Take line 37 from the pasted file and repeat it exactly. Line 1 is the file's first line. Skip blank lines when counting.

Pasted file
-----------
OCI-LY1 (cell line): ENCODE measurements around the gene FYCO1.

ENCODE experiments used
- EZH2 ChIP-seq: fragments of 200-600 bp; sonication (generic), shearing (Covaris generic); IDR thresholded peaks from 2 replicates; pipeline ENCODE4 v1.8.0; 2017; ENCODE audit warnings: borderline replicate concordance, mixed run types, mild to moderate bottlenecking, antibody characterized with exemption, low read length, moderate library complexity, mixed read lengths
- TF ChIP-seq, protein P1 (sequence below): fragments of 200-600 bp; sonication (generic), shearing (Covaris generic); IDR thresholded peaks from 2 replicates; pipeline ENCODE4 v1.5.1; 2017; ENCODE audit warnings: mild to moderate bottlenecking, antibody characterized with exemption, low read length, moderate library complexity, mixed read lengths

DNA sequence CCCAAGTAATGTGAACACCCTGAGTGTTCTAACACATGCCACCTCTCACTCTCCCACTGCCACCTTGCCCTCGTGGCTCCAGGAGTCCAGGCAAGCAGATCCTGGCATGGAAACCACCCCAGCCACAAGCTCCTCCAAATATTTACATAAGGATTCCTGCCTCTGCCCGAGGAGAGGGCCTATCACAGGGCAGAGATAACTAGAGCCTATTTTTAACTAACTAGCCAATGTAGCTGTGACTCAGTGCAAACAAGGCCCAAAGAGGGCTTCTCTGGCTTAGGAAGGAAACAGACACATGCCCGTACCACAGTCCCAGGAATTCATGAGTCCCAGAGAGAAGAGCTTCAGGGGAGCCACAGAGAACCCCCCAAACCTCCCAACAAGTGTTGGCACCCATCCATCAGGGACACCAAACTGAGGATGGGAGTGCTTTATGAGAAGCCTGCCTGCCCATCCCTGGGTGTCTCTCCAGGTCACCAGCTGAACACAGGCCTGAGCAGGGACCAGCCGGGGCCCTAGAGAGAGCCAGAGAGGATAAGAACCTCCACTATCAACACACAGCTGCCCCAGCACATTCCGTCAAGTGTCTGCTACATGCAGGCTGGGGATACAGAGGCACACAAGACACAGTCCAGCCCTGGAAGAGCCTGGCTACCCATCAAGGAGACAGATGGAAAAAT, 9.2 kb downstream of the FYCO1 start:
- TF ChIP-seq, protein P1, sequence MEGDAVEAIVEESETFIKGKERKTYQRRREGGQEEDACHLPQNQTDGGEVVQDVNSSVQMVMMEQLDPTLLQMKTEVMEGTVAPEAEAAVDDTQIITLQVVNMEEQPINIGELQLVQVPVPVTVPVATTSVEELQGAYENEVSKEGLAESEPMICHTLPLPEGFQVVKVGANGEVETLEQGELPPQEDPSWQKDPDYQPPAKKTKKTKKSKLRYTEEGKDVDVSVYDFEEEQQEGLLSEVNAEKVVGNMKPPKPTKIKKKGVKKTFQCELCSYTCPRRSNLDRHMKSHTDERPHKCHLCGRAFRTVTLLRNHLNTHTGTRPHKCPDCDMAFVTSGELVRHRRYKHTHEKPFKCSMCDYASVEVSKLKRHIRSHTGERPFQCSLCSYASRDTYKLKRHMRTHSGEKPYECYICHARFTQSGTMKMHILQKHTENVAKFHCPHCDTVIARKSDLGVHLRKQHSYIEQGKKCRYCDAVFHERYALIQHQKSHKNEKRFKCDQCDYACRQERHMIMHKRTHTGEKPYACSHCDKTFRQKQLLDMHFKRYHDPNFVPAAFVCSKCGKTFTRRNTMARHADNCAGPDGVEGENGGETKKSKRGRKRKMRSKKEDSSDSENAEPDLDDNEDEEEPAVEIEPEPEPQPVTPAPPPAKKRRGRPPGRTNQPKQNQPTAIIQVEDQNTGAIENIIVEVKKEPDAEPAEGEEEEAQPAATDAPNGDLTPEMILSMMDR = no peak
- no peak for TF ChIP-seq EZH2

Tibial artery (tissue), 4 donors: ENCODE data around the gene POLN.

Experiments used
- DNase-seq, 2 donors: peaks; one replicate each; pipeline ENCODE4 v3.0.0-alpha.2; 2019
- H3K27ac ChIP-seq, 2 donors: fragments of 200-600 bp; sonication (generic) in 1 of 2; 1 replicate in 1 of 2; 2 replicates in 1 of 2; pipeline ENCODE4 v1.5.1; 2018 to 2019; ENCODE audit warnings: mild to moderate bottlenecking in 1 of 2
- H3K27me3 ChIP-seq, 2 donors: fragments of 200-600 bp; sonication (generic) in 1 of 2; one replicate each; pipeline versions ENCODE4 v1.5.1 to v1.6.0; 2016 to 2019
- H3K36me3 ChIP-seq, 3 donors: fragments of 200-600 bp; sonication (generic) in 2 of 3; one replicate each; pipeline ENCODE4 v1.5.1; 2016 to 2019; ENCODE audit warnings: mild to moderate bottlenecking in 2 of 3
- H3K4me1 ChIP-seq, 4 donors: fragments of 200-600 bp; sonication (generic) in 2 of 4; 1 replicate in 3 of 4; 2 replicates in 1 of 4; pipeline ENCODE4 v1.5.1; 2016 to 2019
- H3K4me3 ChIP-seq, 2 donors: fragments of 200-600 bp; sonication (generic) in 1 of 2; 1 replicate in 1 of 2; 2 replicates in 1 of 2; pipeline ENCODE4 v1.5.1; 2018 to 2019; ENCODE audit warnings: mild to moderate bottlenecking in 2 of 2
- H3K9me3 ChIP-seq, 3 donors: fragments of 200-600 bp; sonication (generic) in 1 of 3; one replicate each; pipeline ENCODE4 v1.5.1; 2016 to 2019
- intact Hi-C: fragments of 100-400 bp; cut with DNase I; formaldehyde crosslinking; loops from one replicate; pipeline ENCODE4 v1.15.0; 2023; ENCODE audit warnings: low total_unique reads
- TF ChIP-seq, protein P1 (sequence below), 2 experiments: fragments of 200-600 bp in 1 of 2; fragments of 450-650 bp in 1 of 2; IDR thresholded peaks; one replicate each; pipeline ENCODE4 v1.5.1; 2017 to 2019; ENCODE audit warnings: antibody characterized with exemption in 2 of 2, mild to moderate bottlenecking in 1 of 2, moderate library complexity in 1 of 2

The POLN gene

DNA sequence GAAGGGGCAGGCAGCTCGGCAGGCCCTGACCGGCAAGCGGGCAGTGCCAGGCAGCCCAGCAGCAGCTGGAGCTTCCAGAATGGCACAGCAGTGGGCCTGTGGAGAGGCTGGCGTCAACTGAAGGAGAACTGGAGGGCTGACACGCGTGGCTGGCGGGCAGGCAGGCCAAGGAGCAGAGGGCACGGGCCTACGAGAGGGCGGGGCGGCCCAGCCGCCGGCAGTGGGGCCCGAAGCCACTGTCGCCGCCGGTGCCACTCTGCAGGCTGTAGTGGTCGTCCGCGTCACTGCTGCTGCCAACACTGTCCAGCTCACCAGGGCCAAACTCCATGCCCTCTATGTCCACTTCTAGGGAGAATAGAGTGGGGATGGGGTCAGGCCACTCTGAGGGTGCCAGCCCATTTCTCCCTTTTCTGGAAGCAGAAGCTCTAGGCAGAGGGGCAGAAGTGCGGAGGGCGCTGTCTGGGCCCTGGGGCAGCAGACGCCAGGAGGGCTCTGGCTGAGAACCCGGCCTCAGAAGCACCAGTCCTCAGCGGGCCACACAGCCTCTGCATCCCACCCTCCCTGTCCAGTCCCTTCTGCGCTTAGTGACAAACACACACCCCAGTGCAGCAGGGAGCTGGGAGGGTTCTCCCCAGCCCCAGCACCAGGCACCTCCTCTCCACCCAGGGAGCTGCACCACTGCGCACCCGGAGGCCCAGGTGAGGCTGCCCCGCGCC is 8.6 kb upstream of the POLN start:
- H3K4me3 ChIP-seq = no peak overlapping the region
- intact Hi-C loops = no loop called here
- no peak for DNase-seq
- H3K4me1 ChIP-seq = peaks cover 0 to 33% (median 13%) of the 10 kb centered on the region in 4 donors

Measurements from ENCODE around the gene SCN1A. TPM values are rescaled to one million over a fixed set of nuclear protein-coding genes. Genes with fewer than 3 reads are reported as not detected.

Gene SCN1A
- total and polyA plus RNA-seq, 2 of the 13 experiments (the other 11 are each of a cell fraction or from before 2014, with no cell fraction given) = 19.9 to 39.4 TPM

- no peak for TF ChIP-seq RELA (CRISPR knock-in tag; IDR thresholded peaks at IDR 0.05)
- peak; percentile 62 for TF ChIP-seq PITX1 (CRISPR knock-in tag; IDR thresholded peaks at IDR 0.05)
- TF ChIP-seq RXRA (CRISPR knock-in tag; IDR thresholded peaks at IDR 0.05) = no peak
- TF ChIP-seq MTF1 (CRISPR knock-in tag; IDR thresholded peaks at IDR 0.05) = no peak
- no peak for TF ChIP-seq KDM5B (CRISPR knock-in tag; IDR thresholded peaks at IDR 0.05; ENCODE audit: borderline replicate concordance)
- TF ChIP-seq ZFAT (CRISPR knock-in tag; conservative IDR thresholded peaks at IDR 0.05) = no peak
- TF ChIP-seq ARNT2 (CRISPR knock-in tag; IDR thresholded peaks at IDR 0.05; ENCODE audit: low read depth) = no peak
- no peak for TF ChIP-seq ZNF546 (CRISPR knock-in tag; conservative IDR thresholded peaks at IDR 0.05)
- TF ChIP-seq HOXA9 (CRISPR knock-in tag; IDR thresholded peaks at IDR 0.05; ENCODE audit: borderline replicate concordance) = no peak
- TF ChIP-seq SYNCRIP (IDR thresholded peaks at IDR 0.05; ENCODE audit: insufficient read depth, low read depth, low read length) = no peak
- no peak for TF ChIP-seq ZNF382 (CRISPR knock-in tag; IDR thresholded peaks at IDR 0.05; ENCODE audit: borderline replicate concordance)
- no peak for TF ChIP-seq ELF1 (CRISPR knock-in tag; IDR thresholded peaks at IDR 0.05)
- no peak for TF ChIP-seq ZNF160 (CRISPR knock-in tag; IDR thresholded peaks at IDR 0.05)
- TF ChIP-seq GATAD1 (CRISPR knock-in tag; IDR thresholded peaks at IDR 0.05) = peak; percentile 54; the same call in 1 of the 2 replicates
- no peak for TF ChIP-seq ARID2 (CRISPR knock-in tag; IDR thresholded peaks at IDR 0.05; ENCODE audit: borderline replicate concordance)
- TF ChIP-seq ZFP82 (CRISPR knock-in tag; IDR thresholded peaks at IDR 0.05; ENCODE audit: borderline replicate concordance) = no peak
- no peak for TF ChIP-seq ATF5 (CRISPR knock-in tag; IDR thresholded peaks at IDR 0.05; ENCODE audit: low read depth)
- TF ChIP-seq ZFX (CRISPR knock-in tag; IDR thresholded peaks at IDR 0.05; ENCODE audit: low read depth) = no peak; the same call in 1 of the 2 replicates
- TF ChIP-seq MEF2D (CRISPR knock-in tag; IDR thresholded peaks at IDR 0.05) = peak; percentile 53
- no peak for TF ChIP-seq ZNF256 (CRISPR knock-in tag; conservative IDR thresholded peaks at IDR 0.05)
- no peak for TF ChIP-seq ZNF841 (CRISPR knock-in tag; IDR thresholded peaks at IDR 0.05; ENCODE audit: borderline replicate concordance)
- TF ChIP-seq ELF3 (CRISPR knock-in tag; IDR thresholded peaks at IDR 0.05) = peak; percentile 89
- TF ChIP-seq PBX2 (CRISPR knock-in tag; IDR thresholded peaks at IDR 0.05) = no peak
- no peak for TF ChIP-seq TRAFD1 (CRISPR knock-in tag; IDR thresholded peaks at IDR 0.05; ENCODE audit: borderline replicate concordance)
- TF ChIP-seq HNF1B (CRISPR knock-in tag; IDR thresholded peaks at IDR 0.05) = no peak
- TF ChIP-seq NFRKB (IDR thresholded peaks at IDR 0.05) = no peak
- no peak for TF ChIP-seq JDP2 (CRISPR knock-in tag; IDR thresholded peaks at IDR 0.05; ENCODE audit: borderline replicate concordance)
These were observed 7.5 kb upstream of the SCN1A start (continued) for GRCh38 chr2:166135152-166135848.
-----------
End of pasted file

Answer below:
- TF ChIP-seq SYNCRIP (IDR thresholded peaks at IDR 0.05; ENCODE audit: insufficient read depth, low read depth, low read length) = no peak